Ever since I posted a blog on the troubled state of income and expenditure in the Methodist Church of Southern Africa people have asked: “So what’s your solution?”. Clearly there are many decision makers who are either in denial or who simply choose not to engage in the debate. Those who rob Peter to pay Paul can always rely on the support of Paul.
I loved the creativity. There were many observations, experiences and practical suggestions to help us on the way. A Dutch Reformed church in Walvis Bay has turned into a gym and is still used for worship on Sundays; questions surrounding the real cost of moving the MCO (Methodist Connexional Office) from Durban to Johannesburg were raised; separated bishops (costing the equivalent of 3 ordained ministers) with no sign of income generation coming from their offices constitute a massive drain on resources.
The debate opens the door to a host of proposals.
- Eradicate the office of bishops. The MCSA has been crippled by the shift to Episcopalian governance. Instead of being a movement of the spirit of God, we’ve become infatuated with positions of importance
- Resurrect a one year Presidency. Each newly appointed President brings years of ministerial experience and wisdom to the Church. There are stories to be shared and visits (to each District) that need to be made. Their wise words of encouragement bring grace, joy and perspective to those who work at the coal face.
- Bring back the Ministerial Session. Litigation must fall and dialogue must regain its rightful place. Turning the Laws and Discipline into a Book of Order says something about us. We’ve lost the discipline of the Wesleys and the law of love.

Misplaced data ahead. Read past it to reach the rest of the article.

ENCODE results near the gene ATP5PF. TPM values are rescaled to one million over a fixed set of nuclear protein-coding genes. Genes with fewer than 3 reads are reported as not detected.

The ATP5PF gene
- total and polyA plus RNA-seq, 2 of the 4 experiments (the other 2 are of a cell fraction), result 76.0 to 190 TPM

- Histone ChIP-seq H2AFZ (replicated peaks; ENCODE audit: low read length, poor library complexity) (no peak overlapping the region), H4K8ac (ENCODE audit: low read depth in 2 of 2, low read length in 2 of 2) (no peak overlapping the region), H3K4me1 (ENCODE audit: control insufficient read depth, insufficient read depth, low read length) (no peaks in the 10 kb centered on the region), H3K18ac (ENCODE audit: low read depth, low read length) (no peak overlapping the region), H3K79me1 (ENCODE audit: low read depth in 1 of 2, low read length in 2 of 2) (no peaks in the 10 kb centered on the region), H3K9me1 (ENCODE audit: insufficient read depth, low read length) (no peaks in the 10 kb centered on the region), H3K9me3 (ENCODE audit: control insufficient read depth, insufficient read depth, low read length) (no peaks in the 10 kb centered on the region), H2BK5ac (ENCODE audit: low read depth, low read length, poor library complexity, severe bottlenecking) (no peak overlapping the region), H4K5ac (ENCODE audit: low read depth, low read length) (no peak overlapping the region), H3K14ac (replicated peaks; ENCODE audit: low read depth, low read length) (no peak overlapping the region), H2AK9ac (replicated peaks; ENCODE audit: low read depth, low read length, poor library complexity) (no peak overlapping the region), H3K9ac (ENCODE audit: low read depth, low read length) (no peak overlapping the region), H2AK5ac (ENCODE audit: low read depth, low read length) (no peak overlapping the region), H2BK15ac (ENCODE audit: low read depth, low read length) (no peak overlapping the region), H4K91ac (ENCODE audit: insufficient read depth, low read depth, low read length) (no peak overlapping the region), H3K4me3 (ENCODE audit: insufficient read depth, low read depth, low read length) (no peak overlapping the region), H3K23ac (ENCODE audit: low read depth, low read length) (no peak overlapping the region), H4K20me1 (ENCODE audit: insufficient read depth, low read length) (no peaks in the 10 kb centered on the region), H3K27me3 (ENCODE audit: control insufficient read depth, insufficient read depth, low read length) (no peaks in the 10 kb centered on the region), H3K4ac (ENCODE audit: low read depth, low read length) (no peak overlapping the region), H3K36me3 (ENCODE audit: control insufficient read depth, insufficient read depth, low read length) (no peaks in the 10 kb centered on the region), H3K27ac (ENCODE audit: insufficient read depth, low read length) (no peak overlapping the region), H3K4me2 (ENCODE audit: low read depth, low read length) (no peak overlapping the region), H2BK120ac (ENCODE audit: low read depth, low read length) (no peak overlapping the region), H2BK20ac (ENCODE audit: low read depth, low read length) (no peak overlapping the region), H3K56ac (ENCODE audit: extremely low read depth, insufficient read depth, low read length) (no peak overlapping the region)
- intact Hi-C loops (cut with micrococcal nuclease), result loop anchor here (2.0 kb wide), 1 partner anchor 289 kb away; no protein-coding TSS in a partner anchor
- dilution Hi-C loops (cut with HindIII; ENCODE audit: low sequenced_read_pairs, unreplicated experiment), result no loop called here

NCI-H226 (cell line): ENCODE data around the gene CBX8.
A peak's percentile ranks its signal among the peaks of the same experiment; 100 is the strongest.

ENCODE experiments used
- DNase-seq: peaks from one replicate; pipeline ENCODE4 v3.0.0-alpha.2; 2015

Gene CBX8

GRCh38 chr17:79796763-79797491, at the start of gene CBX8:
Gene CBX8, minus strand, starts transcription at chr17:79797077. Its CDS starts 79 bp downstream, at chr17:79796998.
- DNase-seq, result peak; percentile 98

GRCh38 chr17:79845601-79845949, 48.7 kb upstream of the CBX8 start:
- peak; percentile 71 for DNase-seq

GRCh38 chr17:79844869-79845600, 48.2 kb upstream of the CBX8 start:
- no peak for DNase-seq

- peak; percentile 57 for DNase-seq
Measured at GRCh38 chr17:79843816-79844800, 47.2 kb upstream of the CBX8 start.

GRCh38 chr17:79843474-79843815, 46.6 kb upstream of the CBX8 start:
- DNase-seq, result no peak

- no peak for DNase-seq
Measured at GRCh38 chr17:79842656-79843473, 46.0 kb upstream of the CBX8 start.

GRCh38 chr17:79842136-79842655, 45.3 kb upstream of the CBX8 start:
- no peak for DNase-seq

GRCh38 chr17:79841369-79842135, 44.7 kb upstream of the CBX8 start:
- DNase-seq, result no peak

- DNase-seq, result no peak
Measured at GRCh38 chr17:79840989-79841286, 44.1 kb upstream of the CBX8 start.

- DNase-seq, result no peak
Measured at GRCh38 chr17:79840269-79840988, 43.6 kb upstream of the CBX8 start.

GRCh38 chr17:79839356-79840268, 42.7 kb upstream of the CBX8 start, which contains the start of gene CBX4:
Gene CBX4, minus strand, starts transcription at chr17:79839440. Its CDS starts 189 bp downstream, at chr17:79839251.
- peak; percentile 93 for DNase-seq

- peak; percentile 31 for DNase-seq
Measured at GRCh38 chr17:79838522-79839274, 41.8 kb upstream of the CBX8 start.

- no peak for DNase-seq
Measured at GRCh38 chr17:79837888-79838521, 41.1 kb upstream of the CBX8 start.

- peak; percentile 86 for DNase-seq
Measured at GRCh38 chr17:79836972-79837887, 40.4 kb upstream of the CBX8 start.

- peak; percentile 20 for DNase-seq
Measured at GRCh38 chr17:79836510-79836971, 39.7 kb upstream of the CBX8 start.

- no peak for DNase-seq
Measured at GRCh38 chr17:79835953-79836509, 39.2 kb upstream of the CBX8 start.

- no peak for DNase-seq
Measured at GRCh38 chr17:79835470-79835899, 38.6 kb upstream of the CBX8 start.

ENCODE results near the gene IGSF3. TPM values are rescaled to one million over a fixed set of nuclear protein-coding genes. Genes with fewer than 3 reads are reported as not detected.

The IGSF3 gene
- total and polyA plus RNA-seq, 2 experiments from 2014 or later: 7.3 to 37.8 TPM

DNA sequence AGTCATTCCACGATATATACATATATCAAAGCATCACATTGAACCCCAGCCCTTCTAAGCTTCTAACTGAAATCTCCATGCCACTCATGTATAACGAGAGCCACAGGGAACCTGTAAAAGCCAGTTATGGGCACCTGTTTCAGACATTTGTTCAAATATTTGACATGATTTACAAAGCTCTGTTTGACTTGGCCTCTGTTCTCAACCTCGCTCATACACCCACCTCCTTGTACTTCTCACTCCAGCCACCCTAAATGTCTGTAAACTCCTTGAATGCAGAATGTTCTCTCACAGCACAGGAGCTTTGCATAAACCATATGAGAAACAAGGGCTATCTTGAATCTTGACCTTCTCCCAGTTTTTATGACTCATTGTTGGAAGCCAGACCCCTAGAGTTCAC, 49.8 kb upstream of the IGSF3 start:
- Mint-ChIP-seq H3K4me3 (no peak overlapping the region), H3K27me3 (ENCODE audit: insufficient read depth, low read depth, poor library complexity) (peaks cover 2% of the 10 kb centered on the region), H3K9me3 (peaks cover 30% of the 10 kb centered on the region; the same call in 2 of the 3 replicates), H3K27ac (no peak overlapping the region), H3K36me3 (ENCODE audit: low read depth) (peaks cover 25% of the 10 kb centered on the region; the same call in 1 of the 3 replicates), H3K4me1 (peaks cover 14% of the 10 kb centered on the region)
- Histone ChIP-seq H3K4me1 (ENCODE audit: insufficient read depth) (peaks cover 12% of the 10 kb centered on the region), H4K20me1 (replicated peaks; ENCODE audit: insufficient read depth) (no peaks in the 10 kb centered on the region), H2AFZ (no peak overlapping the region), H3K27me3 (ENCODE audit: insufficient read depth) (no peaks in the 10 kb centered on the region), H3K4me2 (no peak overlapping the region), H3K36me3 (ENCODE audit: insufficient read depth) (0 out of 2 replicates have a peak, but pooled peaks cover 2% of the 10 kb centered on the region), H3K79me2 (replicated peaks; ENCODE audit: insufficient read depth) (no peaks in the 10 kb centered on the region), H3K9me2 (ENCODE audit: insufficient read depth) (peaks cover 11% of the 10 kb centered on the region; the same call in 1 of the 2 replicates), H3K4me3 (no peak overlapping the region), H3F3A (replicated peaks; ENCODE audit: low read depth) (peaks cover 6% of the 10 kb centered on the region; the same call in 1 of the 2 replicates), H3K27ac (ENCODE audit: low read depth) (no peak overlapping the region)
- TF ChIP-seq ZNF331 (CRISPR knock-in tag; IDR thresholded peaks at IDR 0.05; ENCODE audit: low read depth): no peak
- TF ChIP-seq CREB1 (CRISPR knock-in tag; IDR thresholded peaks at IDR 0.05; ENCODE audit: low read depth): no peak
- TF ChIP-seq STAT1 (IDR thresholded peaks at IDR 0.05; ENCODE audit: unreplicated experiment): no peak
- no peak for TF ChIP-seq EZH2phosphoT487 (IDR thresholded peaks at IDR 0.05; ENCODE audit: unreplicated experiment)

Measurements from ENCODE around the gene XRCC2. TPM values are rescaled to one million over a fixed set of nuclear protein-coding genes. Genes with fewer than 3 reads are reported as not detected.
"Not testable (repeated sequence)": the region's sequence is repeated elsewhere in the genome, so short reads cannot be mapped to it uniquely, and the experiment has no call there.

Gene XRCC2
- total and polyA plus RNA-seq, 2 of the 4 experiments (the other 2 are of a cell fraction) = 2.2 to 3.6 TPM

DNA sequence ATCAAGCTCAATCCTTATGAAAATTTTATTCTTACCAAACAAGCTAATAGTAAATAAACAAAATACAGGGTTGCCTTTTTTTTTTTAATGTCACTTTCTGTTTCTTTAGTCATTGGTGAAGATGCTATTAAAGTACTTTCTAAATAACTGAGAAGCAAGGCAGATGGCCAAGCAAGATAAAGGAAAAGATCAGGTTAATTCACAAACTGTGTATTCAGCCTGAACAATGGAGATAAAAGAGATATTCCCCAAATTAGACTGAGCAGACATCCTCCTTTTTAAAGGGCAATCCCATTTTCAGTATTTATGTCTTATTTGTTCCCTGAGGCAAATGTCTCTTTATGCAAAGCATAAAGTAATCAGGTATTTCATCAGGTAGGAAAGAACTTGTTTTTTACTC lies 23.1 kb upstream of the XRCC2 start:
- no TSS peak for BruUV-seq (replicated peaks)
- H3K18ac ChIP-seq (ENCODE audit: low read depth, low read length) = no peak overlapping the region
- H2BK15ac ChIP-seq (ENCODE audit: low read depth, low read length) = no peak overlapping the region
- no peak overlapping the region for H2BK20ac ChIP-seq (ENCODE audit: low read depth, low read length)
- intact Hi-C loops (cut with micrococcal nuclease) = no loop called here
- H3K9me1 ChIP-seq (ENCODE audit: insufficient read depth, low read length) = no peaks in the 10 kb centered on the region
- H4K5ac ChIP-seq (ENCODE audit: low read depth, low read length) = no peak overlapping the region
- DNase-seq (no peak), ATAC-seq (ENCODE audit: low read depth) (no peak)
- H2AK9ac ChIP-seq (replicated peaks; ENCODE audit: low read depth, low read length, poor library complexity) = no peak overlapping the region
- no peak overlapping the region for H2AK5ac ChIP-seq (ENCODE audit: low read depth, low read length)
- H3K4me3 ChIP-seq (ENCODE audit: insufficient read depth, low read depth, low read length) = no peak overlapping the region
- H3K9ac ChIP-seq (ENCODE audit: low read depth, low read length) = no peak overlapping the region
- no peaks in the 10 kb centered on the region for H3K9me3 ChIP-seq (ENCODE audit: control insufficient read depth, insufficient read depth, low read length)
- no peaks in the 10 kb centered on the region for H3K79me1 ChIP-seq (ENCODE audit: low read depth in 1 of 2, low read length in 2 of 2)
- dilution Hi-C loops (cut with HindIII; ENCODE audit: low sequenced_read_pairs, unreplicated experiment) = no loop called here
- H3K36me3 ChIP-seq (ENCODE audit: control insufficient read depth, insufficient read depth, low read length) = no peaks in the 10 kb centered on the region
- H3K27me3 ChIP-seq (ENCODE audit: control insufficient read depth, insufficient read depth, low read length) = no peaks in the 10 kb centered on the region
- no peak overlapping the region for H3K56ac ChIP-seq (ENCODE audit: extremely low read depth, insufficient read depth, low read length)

- Candidates for the ministry should not be older than 25 years. The energy, enthusiasm and contribution of the young no longer exists in the Church. Call has got lost in the attraction of sheltered employment.
- Learn from the ecumenical community. There is a place for worker priests. Ministers who pay their own way and remain active in ministry are no a burden to struggling communities.
- Learn from History. In order to meet the future, we have to learn from our past. One thing that strikes me about the Church in the Middle Ages is that people planted a Cross and created a presence around the Cross. Church became central to the town or village. There was local ownership and buy in to all the activities that came from the gathered community.
- Make property work. It’s agonising to see so much underutilised church real estate. Here’s my take. There should be only one church in a town, village, suburb.
- Sell all our churches and (with the help of architects and town planners) create a living, life giving space shaped around meeting basic human needs. I see a place of worship surrounded by shops, cafe’s theatre, recreational space, film studios, music and student centres, heritage and board rooms and much more making up the modern day church.
- Sabbath living. Instead of worshiping for one hour on a Sunday, Sabbath keeping turns into Sabbath living. The Methodists, for example could meet on Wednesday, Presbyterians on Thursdays, Baptists on Fridays. The Rule of Order is to use the property 24/7 to the glory of God.
- Examine the Context. We live in a multi-faith society. What does it mean to listen to and include people whose life world is different from ours?
I think Wesley would invite us to use the internet (and our imagination) and support “POP-UP PULPIT” to bring out the best in people. All it takes is a CROSS (the love of God), an OPEN BIBLE (the living word) and a GLASS OF WATER (the gift of life) to start all over again.
Christians celebrate the HAPPENINGS (Signs of the Kingdom) of what God is doing in the world today. No matter where we are in the world, through POP-UP PULPIT we can preach what we practice. Join the conversation and express your thoughts.